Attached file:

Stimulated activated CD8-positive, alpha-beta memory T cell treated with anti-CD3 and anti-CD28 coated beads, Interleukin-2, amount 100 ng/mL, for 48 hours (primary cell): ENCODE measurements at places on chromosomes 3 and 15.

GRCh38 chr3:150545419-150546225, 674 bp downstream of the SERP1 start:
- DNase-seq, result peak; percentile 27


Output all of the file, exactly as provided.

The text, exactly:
Stimulated activated CD8-positive, alpha-beta memory T cell treated with anti-CD3 and anti-CD28 coated beads, Interleukin-2, amount 100 ng/mL, for 48 hours (primary cell): ENCODE measurements at places on chromosomes 3 and 15.

GRCh38 chr3:150545419-150546225, 674 bp downstream of the SERP1 start:
- DNase-seq, result peak; percentile 27